The Importance of Practice

Compliments are hard to receive and they are often misunderstood. For example, when folks look us in the eyes and tell us we’re stubborn, stiff, dull and single-minded airheads, we’re caught slightly off guard — we blink, we fidget and stammer. What they’re really saying is that we’re persevering, disciplined, patient, goal-seeking positive thinkers. Thank them profusely, adding how much you appreciate their tender encouragement. Friendships are gifts from above. 
~Dave Draper 

Some days we go into the gym all fueled up on our own mixture of adrenaline & ambition. We’re ready for blast off. No one here is talking about a warm-up, we might be lucky to get some lighter reps under our belts before going big, tweaking a muscle, then limping home. I don’t mean to paint this scenario in a negative light, but it happens more frequently than it should, more often than we’re prepared to handle.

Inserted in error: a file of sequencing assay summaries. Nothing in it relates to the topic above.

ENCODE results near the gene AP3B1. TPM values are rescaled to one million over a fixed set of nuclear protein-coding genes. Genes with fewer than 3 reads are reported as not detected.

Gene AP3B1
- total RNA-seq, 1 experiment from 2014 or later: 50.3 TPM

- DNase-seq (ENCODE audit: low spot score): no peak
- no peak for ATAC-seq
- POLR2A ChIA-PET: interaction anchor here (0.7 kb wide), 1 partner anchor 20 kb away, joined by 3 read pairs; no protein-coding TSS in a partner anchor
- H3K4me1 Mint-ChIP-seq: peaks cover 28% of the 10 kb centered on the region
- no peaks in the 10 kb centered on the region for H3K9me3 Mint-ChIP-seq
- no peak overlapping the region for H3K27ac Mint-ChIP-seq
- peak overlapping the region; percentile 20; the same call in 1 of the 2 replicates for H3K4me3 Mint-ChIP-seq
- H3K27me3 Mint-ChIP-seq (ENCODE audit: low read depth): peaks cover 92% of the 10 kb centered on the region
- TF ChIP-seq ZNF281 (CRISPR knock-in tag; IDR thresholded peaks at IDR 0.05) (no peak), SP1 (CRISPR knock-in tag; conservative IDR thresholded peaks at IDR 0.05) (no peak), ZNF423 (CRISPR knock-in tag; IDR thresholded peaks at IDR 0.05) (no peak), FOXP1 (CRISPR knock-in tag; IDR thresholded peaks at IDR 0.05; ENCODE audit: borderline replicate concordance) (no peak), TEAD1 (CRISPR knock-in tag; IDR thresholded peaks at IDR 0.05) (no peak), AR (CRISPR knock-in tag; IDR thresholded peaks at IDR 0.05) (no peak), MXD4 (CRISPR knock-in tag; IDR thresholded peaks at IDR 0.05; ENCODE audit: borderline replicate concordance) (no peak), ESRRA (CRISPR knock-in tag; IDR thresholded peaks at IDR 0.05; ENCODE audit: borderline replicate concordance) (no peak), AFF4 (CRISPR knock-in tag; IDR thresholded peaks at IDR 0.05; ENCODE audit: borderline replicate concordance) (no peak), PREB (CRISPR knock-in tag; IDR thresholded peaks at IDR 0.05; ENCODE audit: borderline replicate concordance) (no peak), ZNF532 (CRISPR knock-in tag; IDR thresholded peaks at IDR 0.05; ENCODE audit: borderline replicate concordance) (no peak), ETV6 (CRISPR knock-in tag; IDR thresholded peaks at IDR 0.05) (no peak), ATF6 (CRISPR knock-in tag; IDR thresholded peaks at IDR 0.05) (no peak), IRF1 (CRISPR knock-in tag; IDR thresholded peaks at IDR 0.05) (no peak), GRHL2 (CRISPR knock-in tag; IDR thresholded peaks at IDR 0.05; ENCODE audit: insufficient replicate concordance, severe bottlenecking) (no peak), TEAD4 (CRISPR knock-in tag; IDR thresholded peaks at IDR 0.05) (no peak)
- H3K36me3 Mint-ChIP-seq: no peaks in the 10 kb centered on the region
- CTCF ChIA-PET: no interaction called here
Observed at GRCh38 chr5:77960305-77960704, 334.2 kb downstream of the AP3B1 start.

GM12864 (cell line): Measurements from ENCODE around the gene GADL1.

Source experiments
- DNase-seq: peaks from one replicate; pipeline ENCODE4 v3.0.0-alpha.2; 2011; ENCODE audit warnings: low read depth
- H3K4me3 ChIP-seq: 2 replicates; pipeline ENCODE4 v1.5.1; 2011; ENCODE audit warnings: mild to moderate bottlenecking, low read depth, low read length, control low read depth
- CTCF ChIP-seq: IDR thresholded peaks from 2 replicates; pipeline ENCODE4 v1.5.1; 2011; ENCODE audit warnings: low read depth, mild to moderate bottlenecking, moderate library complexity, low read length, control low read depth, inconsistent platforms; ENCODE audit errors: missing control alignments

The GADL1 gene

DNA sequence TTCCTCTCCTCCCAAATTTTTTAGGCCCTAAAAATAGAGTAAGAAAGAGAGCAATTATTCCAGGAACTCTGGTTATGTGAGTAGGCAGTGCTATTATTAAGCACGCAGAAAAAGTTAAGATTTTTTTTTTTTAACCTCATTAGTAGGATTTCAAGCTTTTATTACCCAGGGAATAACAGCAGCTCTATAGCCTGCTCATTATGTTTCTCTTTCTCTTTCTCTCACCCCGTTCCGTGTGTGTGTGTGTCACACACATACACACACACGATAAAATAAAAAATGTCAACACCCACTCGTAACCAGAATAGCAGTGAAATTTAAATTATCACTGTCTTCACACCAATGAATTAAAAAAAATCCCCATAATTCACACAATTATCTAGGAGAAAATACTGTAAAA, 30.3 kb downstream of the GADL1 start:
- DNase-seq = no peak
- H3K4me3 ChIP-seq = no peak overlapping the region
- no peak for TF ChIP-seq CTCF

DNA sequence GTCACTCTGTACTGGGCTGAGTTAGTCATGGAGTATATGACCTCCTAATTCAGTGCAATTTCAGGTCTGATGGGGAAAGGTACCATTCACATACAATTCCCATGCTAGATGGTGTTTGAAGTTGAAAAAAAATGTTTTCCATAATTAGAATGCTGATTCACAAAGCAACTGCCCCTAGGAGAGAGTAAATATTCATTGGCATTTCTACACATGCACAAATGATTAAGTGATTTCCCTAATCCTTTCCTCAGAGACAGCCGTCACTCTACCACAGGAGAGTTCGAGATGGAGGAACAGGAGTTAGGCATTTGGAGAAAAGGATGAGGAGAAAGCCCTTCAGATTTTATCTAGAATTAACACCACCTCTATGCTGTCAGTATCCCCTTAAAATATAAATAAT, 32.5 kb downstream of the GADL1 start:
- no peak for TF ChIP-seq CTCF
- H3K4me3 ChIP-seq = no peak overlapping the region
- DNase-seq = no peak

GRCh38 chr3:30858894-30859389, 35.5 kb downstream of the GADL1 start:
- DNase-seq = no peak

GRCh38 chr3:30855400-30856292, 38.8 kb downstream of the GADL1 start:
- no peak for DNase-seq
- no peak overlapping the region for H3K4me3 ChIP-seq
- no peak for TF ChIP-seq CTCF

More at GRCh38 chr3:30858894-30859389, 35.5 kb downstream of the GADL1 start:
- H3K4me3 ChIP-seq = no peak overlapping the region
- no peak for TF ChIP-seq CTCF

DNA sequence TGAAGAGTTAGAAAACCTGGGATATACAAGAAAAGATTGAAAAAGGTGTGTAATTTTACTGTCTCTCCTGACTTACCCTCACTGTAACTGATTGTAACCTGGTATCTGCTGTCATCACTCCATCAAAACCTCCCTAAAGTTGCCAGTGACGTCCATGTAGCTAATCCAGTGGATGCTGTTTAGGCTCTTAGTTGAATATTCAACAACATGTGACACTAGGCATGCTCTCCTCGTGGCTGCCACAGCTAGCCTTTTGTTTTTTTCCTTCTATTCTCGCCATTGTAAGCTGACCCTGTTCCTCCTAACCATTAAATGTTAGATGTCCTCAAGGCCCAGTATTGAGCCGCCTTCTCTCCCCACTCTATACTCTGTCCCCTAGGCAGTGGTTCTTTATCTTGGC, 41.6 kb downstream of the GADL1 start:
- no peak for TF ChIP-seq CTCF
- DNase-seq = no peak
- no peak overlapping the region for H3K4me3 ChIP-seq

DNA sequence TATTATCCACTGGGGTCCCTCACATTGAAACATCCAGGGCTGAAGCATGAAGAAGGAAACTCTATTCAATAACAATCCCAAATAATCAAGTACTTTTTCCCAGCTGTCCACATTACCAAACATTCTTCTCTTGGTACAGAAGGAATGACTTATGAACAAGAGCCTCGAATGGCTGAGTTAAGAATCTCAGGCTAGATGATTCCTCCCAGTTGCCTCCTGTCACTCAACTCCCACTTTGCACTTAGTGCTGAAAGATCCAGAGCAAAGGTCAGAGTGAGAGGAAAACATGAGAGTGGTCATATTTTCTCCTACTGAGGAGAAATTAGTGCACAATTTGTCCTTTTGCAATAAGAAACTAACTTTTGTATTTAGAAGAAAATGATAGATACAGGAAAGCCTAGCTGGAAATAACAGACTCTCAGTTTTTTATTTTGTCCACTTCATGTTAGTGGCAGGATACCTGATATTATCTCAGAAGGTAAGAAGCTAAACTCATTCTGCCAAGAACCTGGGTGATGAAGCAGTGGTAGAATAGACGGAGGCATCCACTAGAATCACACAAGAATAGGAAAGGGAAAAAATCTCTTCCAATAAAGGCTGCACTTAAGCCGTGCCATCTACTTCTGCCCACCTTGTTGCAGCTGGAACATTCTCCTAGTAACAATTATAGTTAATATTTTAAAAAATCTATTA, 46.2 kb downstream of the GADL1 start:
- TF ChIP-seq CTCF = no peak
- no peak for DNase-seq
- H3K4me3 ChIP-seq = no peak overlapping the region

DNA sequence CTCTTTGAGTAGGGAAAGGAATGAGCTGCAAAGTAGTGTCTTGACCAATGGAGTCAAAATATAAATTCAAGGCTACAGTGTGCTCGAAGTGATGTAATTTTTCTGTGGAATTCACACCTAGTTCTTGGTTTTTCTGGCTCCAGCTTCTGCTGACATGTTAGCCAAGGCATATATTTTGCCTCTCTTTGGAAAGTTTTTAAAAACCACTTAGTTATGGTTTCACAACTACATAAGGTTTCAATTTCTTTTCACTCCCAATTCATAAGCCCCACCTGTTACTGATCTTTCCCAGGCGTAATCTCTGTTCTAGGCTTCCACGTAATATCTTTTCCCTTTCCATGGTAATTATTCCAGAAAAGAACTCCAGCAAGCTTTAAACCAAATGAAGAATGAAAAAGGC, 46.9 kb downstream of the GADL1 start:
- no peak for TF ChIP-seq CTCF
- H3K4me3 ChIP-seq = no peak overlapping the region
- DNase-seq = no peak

Practice. We think about it with skilled movements, but forget that ALL movements are skilled movements. Sure, we might “practice” jumping rope to get Double Unders, but we probably already have a rep range & set scheme in mind before we launch. Don’t do that. Skills take practice, lots of it, if we want to be good at these skills . . . And who doesn’t want to be good at moving our bodies as we wish & desire?

StrongFirst calls this concept Greasing the Groove. No matter what you decide you want to call it, it works, and we should all do more of it. It works for all lifts & movements in the Kettlebell, Barbell, Dumbbell & Bodyweight arsenal.

Musicians get this concept. So do writers, painters, artists of any & all varieties. We’re artists, too. You don’t have to designate yourself as a Bodybuilder, you don’t have to qualify as an athlete for the CrossFit Regionals . . . it’s these things we do daily that contribute to our personal art portfolio.

Be an artist. Be artistic. Move well, move often, move with the undeniable confidence of Strength and be artful.

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